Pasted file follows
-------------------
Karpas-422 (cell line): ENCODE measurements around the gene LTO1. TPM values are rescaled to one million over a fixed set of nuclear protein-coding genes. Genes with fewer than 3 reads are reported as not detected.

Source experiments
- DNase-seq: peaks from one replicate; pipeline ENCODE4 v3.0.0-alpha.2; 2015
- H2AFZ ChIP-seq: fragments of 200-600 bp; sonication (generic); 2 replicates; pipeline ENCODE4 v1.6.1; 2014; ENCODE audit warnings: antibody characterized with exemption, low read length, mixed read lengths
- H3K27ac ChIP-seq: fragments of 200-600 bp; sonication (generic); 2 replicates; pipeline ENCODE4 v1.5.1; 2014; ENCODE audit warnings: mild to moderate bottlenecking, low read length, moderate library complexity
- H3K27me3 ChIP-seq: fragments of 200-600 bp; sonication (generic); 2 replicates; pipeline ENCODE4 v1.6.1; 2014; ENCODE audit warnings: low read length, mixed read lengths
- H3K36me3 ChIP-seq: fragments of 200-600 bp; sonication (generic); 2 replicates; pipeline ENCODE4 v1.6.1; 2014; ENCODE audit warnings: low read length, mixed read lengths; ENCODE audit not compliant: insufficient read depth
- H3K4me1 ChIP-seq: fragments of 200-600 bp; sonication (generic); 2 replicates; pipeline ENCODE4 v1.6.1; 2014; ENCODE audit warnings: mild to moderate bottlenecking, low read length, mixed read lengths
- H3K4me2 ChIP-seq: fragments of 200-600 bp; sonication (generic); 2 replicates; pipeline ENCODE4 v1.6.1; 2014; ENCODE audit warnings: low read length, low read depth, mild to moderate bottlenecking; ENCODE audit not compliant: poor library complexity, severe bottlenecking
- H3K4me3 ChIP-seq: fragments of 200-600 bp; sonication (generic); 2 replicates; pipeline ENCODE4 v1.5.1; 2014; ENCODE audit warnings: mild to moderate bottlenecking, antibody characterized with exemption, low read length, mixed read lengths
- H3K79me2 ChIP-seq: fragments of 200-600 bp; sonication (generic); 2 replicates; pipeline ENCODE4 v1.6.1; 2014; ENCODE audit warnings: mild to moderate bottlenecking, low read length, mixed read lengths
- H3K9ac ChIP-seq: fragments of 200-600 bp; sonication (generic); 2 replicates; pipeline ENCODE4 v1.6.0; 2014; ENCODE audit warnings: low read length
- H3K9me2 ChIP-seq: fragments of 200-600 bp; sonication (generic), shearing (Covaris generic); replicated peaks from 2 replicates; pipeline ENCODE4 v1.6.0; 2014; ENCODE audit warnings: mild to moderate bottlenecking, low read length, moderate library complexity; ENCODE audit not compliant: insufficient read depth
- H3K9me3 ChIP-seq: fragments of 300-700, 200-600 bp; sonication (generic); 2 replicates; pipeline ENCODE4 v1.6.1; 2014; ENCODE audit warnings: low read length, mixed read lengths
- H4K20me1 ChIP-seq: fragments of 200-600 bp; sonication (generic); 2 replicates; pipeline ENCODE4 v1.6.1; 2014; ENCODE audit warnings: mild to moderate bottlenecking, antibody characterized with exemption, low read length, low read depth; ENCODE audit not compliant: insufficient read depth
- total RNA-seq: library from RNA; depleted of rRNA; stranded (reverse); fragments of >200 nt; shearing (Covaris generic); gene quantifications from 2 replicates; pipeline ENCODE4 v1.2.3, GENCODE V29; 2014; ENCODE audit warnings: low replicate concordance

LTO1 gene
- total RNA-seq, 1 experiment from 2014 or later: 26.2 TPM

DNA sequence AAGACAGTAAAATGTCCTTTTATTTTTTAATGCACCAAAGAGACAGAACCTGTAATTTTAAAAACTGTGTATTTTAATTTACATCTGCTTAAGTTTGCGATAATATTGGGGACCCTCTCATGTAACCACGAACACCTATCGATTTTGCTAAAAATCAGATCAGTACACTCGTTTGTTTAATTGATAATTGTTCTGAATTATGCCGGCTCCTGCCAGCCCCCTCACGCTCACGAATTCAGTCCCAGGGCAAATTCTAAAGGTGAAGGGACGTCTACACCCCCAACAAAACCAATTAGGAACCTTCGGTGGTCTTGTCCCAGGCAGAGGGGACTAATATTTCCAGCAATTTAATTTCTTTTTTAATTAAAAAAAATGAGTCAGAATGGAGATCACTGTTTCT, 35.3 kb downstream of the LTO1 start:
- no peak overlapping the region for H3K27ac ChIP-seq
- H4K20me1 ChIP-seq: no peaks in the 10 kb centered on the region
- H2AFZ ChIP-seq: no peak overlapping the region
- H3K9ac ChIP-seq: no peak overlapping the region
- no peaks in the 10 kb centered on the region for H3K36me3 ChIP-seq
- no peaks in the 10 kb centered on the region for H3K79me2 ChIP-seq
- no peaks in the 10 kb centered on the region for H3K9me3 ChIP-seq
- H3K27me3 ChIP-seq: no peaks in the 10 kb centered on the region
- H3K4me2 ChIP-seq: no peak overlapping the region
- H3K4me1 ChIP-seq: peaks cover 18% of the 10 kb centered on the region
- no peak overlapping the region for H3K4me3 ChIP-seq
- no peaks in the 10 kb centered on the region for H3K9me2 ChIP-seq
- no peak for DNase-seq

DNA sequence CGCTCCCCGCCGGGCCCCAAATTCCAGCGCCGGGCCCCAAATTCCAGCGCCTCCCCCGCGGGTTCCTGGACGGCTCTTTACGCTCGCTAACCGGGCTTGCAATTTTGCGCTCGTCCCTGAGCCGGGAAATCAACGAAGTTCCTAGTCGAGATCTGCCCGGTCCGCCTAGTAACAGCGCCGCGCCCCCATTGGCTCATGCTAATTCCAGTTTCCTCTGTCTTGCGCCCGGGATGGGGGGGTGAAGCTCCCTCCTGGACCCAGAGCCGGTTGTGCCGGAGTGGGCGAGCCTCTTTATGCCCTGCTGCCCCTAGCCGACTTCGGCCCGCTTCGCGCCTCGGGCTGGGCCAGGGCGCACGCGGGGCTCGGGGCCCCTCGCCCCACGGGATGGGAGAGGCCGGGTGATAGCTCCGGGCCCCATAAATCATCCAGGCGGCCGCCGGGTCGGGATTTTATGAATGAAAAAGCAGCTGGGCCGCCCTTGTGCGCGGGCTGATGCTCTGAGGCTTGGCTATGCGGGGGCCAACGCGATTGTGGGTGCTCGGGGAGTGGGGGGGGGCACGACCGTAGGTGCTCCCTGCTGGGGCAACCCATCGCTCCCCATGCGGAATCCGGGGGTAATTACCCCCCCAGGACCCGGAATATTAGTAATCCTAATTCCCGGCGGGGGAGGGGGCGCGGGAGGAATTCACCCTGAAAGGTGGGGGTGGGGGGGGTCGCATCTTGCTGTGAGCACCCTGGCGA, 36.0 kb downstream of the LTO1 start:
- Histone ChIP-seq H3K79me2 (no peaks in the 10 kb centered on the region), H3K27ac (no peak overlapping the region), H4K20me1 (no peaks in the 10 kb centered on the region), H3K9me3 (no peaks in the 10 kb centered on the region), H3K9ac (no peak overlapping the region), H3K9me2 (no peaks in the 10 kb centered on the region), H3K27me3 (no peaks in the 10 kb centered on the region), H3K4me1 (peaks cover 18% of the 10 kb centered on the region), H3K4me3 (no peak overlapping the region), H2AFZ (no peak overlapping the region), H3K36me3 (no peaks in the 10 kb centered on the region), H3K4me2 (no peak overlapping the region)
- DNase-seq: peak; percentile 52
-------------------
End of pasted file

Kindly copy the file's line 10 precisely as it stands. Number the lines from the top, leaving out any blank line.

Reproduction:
- H3K4me3 ChIP-seq: fragments of 200-600 bp; sonication (generic); 2 replicates; pipeline ENCODE4 v1.5.1; 2014; ENCODE audit warnings: mild to moderate bottlenecking, antibody characterized with exemption, low read length, mixed read lengths